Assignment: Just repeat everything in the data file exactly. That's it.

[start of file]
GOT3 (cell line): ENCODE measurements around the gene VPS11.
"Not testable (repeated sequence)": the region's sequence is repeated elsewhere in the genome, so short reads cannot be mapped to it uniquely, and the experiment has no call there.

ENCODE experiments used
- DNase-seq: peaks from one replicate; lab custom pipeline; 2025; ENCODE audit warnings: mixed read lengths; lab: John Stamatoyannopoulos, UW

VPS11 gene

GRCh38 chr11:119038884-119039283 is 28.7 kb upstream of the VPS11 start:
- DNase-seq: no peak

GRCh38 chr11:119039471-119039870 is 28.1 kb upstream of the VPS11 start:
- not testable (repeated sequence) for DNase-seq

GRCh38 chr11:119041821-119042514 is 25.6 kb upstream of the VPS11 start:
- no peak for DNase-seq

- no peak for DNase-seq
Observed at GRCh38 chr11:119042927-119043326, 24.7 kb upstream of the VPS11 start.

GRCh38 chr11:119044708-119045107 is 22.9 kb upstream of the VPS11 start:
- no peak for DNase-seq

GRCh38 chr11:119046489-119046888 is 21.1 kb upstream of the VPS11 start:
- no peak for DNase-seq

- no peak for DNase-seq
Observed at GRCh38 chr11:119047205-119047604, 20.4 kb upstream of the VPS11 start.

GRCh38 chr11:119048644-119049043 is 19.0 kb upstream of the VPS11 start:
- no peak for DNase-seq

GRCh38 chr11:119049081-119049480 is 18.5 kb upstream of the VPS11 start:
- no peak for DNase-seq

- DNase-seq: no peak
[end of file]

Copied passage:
GOT3 (cell line): ENCODE measurements around the gene VPS11.
"Not testable (repeated sequence)": the region's sequence is repeated elsewhere in the genome, so short reads cannot be mapped to it uniquely, and the experiment has no call there.

ENCODE experiments used
- DNase-seq: peaks from one replicate; lab custom pipeline; 2025; ENCODE audit warnings: mixed read lengths; lab: John Stamatoyannopoulos, UW

VPS11 gene

GRCh38 chr11:119038884-119039283 is 28.7 kb upstream of the VPS11 start:
- DNase-seq: no peak

GRCh38 chr11:119039471-119039870 is 28.1 kb upstream of the VPS11 start:
- not testable (repeated sequence) for DNase-seq

GRCh38 chr11:119041821-119042514 is 25.6 kb upstream of the VPS11 start:
- no peak for DNase-seq

- no peak for DNase-seq
Observed at GRCh38 chr11:119042927-119043326, 24.7 kb upstream of the VPS11 start.

GRCh38 chr11:119044708-119045107 is 22.9 kb upstream of the VPS11 start:
- no peak for DNase-seq

GRCh38 chr11:119046489-119046888 is 21.1 kb upstream of the VPS11 start:
- no peak for DNase-seq

- no peak for DNase-seq
Observed at GRCh38 chr11:119047205-119047604, 20.4 kb upstream of the VPS11 start.

GRCh38 chr11:119048644-119049043 is 19.0 kb upstream of the VPS11 start:
- no peak for DNase-seq

GRCh38 chr11:119049081-119049480 is 18.5 kb upstream of the VPS11 start:
- no peak for DNase-seq

- DNase-seq: no peak